The average house price has increased in real terms by 273% over the past 50 years, according to the Halifax.
The noughties saw the biggest hike, with prices up by 62%, slightly ahead of the 61% rise recorded during the 1980s.
Meanwhile, the worse performing decade for house prices was the 1990s when prices fell by 22% in real terms.
Pronounced cycles have been a key feature of the housing market since 1959, with four significant periods of rapid house price growth: 1971-73, 1977-80, 1985-89 and 1998-2007. Each of these periods was followed by a significant fall in real house prices, the research found.
There has been a steady increase in owner-occupation rates, increasing from 43% in 1960 to 68% in 2008. This was partially propelled by the introduction of the right to buy scheme introduced in the 1980s.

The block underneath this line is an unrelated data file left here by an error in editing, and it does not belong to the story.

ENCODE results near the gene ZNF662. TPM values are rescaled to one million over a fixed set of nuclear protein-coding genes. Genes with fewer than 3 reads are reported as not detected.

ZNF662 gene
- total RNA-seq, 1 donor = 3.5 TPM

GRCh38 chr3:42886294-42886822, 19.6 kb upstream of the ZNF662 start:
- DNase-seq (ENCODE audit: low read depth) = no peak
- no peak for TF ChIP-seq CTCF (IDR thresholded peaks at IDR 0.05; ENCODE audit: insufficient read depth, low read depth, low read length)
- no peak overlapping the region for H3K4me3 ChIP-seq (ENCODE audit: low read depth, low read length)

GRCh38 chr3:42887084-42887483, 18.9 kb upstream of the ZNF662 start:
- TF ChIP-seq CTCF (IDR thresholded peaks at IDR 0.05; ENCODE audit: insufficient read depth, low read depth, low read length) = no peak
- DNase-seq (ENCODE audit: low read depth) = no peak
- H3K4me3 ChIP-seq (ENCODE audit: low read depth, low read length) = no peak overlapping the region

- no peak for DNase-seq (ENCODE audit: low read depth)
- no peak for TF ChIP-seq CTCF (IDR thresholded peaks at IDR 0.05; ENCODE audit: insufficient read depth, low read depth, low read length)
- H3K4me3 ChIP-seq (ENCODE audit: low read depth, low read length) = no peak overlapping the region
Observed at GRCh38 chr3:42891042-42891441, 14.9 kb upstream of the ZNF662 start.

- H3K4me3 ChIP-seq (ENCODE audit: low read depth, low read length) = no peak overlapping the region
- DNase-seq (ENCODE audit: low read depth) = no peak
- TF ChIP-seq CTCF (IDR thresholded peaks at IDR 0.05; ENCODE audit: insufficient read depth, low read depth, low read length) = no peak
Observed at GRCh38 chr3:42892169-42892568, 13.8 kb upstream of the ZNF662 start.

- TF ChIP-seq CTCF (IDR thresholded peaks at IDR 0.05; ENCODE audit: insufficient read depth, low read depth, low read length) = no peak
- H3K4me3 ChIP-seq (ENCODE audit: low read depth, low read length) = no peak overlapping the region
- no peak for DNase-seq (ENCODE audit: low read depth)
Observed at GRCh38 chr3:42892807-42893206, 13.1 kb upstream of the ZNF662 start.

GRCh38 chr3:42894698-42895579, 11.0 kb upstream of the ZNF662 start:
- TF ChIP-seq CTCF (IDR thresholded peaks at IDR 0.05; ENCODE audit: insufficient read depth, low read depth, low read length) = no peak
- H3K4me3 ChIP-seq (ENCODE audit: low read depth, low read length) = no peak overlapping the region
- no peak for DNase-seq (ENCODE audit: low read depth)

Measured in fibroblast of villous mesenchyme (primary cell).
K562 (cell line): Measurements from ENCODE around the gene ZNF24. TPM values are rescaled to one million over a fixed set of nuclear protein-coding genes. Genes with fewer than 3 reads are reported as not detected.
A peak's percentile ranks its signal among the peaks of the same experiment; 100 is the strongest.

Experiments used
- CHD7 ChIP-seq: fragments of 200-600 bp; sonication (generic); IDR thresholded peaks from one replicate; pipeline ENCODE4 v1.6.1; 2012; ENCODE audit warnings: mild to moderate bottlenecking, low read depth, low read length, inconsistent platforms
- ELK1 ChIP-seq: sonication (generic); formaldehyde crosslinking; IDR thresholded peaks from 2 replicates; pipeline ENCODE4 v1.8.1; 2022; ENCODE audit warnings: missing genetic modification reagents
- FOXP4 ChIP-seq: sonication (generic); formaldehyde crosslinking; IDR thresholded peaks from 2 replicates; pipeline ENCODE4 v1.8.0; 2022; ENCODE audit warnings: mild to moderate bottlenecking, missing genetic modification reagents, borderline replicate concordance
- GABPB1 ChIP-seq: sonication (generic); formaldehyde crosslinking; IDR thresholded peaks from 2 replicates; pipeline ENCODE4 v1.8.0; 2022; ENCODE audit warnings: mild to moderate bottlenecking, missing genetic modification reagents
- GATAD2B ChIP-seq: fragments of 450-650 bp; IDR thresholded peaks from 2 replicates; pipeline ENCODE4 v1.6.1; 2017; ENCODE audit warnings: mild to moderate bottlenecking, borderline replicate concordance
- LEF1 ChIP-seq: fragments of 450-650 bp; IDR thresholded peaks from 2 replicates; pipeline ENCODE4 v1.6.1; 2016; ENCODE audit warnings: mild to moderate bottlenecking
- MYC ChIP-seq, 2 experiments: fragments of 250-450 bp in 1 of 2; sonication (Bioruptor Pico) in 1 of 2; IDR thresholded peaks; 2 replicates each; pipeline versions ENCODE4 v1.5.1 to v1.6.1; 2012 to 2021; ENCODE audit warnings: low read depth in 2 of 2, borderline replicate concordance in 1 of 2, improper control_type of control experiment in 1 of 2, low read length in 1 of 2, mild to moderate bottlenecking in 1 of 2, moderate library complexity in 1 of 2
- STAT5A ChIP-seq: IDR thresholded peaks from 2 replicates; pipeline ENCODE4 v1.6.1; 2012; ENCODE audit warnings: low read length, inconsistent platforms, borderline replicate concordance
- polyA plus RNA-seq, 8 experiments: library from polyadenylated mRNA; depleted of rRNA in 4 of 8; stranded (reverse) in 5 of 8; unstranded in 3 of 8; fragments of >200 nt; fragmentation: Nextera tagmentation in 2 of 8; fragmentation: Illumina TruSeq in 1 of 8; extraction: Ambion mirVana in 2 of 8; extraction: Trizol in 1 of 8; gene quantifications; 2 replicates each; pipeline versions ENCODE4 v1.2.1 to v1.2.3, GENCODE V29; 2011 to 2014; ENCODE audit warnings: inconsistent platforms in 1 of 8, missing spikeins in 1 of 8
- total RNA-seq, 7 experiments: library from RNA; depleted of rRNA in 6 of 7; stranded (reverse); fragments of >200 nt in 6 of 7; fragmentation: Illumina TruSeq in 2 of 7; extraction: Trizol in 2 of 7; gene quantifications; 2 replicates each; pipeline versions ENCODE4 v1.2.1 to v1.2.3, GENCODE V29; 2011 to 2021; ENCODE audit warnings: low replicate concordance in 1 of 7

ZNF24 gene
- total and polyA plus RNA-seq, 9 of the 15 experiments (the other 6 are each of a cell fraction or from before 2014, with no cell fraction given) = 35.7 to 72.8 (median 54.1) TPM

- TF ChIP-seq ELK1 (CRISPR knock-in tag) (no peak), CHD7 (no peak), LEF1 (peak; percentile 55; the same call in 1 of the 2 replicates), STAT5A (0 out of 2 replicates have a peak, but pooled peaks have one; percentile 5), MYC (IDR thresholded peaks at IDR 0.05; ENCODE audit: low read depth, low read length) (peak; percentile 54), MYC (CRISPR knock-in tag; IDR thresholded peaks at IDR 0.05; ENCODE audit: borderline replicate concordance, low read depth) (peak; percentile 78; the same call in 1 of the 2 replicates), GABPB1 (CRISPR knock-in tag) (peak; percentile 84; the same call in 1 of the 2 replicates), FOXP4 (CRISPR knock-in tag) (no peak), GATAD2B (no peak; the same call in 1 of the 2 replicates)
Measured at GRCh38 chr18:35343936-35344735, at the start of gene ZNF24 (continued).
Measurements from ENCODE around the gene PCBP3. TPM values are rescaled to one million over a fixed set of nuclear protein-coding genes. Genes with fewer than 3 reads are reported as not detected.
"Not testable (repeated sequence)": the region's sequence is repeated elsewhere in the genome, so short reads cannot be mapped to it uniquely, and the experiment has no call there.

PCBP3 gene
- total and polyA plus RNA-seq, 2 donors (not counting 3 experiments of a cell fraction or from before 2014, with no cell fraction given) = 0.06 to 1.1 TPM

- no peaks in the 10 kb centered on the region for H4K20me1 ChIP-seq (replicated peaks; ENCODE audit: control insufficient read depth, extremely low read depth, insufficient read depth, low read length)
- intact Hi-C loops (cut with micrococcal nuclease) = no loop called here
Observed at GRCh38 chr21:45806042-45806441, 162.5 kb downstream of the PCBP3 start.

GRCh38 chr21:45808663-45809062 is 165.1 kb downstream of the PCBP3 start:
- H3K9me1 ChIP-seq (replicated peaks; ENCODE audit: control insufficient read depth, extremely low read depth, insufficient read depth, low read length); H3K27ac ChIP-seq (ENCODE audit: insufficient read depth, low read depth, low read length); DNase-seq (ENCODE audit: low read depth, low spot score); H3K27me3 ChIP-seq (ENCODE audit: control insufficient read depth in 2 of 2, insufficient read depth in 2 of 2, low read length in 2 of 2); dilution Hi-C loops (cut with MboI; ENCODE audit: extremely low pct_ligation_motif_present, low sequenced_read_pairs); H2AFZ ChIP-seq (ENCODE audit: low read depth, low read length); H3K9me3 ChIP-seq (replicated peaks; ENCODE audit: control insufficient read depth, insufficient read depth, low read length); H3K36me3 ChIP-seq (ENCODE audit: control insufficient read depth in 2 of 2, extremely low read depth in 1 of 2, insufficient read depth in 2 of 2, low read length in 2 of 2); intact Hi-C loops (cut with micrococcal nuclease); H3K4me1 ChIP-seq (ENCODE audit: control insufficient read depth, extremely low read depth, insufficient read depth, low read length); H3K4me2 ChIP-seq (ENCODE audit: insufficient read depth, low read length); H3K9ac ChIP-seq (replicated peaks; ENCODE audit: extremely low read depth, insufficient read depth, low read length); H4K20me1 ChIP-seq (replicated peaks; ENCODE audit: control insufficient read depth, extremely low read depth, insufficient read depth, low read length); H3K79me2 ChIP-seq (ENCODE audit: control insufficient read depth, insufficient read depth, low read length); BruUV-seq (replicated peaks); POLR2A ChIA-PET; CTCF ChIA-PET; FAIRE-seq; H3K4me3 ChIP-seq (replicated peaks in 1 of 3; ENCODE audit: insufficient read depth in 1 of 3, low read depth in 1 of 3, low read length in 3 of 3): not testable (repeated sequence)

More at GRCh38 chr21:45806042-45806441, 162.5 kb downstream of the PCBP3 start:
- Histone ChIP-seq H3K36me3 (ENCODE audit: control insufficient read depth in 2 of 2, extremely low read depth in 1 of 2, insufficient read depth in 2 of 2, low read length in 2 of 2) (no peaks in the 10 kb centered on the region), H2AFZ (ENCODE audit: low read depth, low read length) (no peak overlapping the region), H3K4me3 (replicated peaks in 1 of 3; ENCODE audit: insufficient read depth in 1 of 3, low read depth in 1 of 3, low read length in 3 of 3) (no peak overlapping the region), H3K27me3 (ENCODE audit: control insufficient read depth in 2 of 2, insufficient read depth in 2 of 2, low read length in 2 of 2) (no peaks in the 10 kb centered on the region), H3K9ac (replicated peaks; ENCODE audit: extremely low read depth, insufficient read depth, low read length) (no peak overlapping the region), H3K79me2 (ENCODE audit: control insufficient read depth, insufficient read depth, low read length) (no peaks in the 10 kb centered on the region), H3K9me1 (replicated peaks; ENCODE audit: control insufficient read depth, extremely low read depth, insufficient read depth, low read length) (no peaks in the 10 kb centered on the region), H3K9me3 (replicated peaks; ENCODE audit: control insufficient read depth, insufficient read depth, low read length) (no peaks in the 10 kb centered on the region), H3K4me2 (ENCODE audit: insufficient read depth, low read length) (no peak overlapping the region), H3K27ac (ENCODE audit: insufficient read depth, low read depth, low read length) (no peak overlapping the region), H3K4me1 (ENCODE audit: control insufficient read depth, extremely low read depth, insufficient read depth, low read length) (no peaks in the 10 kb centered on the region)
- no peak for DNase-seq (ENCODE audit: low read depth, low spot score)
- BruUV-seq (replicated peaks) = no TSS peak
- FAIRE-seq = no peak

As the idea of owner occupier took hold, the proportion of privately rented homes fell from 33% in 1961 to 14% in 2008.
Perhaps due to the marked upsurge in house prices, which have acted as a barrier to people making their first step onto the housing ladder, the private rented sector has experienced a surge, up from 9% in 1991 to 14% in 2008.
After the deflation of the housing market following the collapse of Northern Rock in August 2007 there were more than 3000 mortgage products; more than 12 times the number available today.
However, there are signs the housing market is experiencing a rebound as the number of mortgage products surpassed the 2,500 mark for the first time last week since May 2009.
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